“Mrs Abbott persistently reiterated how much she
hoped and prayed that Maya would remember anything
i f it would help the doctor to get to the bottom of
her illness. But she fe1 t th2t she had to tell Maya
repeatedly that she (Maya) could not ‘really’ remember
anything, because (as she explained to us) Maya was
always ready to pretend that she was not really ill.

2.

‘arbiter’ is the word Laing and Esterton use (p.43).

4.

It would be better if some psychiatrists were really

child-snatchers. For Maya and those like her are not in
a position to take the obvious way out and leave home;
they can perhaps only be taken away and certainly they
need help in establishing their own independence. It
would be even better to abolish the form of family which
Laing and Esterton study; but I am trying to interpret
the situation of its victims not simply from the point
of view of proving the necessity of this aholition hut
also to discover what can be done in the situation with
which we still have to live.

It will be clear from these remarks that I do not accept
what Laing and Esterton have to say in the Preface to the
second edition of the Sani tv, Madness and theFaiiiily. The
disclaimers they make there are so obviously contradicted
by their own text as to appear Simply bizarre. They have
explicitly produced a theory of .ocial causation in
schizophrenia, though one which, admittedly, does not
preclude the possibility of an organogenetic component.

But whatever the constitution of Maya’s brain cells,
there is no good reason for accepting the behaviour of
her parents.

Michae1 Chanan has recently completed a series of six
documentary films on Oxford Philosophy. In this article he
discusses the project and the problems which it presented.

Here I am reminded of George Orwell’s 1984, where control
over the records against which one could check1J1e veracity of
one’s memory eliminates this as a possibility and throws people
back entirely on their own resources. But without any intersubjectively accessible sources, or inter-subjective confirmation of memories, each individual’s memory capacity is itself
weakened., The first act of defiance which Orwe 11 ‘s hero,
Winston Smith, commits is to keep a Diary – an objectified
record against which he can check his own memory and which is,
in principle, publicly accessible. In philosophical terms,
Orwell is working with a non-Cartesian conception of the
thinking self: the thinking self for Orwell does not exist,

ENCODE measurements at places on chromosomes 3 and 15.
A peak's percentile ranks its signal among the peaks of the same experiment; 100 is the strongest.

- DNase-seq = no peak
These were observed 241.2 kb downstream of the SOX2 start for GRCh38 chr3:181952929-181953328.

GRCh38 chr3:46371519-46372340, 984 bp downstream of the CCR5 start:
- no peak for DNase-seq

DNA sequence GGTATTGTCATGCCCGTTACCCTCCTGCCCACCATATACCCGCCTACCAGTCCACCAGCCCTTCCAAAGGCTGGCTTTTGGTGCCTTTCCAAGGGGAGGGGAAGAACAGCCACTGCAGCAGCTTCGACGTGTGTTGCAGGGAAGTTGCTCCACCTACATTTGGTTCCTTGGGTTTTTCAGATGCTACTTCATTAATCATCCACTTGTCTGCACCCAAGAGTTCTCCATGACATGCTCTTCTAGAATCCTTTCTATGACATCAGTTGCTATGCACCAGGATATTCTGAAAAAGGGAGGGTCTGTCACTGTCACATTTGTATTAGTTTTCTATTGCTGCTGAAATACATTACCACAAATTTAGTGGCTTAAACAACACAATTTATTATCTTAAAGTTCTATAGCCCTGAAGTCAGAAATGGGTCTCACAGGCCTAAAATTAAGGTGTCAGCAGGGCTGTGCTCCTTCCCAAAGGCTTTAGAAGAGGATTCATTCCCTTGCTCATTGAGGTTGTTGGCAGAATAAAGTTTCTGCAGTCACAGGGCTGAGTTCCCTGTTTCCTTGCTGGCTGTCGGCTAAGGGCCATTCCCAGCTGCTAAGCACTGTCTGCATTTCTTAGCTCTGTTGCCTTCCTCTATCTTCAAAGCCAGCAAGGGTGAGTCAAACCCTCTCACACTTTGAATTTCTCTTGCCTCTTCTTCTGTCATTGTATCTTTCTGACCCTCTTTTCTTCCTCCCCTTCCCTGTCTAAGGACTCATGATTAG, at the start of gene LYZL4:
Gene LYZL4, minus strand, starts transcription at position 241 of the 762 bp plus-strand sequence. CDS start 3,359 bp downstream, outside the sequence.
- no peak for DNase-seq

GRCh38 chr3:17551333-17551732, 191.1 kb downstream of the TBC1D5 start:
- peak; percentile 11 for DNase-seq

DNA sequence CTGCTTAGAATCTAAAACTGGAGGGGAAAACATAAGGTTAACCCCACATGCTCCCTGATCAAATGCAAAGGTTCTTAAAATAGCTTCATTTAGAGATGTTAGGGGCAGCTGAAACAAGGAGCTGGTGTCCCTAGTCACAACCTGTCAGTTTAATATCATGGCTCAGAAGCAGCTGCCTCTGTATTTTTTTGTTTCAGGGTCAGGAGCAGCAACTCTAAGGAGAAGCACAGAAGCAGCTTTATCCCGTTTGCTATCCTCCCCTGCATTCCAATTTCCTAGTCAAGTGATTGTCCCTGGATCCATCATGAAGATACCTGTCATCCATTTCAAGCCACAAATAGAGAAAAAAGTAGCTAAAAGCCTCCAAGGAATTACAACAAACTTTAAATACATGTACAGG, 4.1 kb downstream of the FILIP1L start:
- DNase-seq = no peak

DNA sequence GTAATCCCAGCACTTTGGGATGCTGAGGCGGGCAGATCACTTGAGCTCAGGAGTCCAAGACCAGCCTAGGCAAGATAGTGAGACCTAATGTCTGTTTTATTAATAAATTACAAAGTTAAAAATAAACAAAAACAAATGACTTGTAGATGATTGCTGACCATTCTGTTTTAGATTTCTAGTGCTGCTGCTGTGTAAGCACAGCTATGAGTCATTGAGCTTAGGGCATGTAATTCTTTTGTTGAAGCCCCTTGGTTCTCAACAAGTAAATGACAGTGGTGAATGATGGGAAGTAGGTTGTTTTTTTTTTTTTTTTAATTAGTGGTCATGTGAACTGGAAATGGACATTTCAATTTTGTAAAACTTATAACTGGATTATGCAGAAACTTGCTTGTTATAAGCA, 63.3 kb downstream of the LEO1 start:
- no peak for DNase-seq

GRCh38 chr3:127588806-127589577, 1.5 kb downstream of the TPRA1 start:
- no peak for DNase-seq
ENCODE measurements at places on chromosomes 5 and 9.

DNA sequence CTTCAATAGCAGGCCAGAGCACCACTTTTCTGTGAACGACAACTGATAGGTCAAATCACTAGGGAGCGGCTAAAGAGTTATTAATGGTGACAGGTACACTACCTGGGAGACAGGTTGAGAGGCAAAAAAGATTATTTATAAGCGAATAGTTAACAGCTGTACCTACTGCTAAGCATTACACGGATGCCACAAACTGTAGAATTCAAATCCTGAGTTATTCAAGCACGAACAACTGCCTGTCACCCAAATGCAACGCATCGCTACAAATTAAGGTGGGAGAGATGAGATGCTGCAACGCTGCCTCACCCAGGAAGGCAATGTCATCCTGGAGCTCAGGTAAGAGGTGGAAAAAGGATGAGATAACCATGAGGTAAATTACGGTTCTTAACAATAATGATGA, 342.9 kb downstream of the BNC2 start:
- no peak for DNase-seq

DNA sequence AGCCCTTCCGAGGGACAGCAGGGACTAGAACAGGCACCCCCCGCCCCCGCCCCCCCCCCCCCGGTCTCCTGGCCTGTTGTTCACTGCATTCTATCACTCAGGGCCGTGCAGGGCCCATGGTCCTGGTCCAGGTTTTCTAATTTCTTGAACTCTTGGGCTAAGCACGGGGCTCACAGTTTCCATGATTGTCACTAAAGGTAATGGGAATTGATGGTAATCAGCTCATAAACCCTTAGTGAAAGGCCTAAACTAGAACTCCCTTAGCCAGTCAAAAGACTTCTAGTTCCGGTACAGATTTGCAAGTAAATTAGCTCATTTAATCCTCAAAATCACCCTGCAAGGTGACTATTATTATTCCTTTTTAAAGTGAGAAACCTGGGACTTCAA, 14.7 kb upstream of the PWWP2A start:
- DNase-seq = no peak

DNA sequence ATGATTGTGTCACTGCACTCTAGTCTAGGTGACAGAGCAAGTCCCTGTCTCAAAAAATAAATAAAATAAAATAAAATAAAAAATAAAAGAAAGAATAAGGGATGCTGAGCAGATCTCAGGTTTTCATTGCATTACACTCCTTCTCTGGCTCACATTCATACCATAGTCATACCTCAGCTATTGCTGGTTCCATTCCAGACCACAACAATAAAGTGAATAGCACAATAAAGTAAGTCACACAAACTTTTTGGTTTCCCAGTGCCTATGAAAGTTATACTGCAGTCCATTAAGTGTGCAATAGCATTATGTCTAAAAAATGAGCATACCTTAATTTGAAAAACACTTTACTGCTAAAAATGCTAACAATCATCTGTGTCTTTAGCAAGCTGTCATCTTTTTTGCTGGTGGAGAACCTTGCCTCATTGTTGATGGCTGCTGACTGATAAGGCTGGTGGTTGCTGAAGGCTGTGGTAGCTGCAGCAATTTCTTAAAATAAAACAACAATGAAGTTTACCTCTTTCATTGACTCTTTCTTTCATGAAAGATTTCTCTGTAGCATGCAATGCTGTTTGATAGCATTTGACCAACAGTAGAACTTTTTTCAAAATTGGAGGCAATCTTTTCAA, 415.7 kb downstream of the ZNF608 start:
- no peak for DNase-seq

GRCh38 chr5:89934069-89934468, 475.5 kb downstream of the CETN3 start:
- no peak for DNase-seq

essentially, in isolation from other thinking selves; its
existence is interdependent with their existence.

It seems
to me that Laing and Esterton’s work gives some sort of empirical
It is usual to add at this sort of point a phrase: “no
doubt unconsciously”. But in these families there is
room for some doubt.

Hegel – Phenomenology of Mind, trans. J.B. Baillie. (AlIen
&Unwin, 2nd edn, revised, 1949), p.229.

PHILOSOPHY ON
FILM
Michael Chanan

She frequently questioned Maya about her memory in
general, in order (from her point of view) to help
her realize that she was ill, by showing her at
different times ei ther that she was amnesic, or
tha t she had got her facts wrong, or tha t she on1 y
imagined she remembered what she thought she
remembered because she had heard it from her mother
at a later date~’. (p.46)

1.

3.

23

Can there be anything of interest in a series of films on
Oxford Philosophy, especially to a group of philosophers whose
relationship to Oxford Philosophy is essentially critical?

I
hope the answer is yes. In the first place, the idea of such a
film series is sufficiently out of the line of thinking of both
philosophers and television programme planners (for whom this
series is initially intended) to make the outcome undetermined.

In the second place, the films should serve a teaching purpose
(they will also go to the American Campus circuit, and we hope
to make them available for non-television screening in this
country, too) by documenting graphically various aspects of
Oxford Philosophy which otherwise remain vague in students
minds. I’m talking about the concrete way in which Oxford
Philosophy is situated in the world. Transcribed on paper the
content of these films may seem to some to have only a marginal
interest. But to see and hear, not in strange surroundings but
in their natural habitat, the Oxford philosophical sub-species,
is one of the main opportunities these films are intended to
provide. (They also have historical and archive value, and
include a unique tape of Austin lecturing). Unlike the printed
page, celluloid has a built in alienation effect always available